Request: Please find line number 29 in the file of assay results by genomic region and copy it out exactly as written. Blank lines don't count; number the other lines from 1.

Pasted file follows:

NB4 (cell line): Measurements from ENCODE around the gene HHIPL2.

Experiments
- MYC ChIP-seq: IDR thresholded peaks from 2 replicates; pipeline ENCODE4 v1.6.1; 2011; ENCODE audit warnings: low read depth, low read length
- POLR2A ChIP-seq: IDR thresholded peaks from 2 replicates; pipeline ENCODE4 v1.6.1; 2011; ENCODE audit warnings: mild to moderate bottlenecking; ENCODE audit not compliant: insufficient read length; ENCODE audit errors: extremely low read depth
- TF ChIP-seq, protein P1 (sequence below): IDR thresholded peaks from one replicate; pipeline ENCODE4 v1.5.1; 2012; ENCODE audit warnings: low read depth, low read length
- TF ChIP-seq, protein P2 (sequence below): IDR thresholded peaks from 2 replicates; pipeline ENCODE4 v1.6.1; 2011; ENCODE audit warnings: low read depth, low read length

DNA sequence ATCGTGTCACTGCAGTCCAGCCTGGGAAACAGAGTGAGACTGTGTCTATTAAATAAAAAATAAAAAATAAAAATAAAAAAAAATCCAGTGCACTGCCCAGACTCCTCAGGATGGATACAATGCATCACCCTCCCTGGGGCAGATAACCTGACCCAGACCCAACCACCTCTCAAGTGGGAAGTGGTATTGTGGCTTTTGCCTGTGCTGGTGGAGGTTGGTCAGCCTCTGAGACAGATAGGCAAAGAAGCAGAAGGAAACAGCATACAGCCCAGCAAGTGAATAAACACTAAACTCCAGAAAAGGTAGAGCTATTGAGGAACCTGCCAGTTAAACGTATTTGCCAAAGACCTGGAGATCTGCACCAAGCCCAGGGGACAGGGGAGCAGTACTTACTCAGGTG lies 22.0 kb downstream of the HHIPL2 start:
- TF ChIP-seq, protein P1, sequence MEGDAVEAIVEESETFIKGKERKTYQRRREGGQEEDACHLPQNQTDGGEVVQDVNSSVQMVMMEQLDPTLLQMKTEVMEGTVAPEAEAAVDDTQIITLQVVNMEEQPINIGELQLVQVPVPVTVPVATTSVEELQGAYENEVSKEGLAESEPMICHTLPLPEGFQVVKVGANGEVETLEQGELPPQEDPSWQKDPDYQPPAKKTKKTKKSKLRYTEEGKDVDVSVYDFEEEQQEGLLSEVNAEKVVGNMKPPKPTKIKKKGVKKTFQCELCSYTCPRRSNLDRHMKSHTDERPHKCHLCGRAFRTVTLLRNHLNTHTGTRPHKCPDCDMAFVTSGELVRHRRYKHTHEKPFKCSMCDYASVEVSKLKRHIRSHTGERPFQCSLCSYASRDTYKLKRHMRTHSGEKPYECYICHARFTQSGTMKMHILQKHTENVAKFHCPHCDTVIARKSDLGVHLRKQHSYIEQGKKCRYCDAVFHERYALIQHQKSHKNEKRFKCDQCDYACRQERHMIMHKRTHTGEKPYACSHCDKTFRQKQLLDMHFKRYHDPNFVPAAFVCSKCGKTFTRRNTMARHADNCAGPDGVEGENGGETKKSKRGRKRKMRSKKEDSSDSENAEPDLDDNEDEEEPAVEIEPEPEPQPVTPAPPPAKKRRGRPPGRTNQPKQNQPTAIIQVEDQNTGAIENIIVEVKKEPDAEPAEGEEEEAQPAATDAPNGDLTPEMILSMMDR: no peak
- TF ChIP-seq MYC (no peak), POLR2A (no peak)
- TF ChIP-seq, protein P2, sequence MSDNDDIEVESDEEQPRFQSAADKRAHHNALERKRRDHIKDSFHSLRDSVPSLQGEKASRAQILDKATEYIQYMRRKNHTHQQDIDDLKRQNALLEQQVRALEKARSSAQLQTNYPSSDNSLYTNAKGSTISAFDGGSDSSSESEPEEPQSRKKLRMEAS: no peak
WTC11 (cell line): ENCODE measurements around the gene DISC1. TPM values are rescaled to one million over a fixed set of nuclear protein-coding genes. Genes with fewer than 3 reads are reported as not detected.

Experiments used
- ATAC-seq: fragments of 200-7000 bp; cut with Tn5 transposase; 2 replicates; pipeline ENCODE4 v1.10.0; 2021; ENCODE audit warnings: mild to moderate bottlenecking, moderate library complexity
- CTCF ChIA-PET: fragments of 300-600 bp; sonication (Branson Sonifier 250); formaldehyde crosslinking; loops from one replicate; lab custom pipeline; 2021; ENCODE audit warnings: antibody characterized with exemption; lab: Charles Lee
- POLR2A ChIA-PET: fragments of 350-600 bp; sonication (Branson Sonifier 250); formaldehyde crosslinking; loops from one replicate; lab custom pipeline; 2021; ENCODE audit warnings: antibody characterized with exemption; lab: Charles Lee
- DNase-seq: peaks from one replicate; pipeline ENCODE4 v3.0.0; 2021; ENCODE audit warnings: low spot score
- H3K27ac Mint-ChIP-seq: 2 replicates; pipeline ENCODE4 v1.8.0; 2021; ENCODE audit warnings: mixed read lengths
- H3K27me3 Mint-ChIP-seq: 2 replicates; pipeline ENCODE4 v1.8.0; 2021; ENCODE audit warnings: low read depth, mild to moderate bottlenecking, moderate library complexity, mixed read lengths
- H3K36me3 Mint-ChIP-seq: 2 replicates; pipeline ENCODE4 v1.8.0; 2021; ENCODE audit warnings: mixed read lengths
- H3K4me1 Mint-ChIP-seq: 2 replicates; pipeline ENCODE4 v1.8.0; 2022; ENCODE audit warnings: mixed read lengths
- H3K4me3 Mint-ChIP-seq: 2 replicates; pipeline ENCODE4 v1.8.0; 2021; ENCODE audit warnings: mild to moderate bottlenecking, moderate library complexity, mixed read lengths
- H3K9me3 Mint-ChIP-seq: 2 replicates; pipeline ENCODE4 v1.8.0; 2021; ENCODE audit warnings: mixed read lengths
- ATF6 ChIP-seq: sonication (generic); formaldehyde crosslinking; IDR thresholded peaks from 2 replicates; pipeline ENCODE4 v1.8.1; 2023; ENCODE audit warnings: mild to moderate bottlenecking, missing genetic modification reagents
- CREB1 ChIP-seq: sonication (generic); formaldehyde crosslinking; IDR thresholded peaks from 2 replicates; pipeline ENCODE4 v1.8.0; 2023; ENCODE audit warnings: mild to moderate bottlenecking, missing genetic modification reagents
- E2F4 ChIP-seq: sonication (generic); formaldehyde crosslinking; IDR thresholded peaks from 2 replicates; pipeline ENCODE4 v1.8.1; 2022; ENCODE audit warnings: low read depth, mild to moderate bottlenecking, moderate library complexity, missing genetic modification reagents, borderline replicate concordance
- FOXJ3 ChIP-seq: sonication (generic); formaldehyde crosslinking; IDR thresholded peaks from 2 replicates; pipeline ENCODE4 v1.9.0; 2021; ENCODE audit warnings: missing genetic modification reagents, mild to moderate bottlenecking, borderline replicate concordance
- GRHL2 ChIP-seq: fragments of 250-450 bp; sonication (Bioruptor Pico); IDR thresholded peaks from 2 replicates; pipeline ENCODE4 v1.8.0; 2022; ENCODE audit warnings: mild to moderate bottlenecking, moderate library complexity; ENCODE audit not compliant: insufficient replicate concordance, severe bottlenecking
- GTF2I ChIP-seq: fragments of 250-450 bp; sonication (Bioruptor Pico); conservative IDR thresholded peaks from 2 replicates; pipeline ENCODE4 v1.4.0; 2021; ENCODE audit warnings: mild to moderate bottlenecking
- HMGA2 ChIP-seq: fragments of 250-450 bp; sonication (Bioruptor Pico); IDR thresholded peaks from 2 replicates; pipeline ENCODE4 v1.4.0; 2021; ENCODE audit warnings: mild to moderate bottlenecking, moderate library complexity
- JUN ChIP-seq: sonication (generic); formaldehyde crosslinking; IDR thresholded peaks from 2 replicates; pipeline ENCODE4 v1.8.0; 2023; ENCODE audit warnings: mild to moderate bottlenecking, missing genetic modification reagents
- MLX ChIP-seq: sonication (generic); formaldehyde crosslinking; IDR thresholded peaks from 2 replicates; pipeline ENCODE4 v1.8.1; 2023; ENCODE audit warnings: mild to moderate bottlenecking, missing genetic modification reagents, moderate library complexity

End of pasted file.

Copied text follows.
- HMGA2 ChIP-seq: fragments of 250-450 bp; sonication (Bioruptor Pico); IDR thresholded peaks from 2 replicates; pipeline ENCODE4 v1.4.0; 2021; ENCODE audit warnings: mild to moderate bottlenecking, moderate library complexity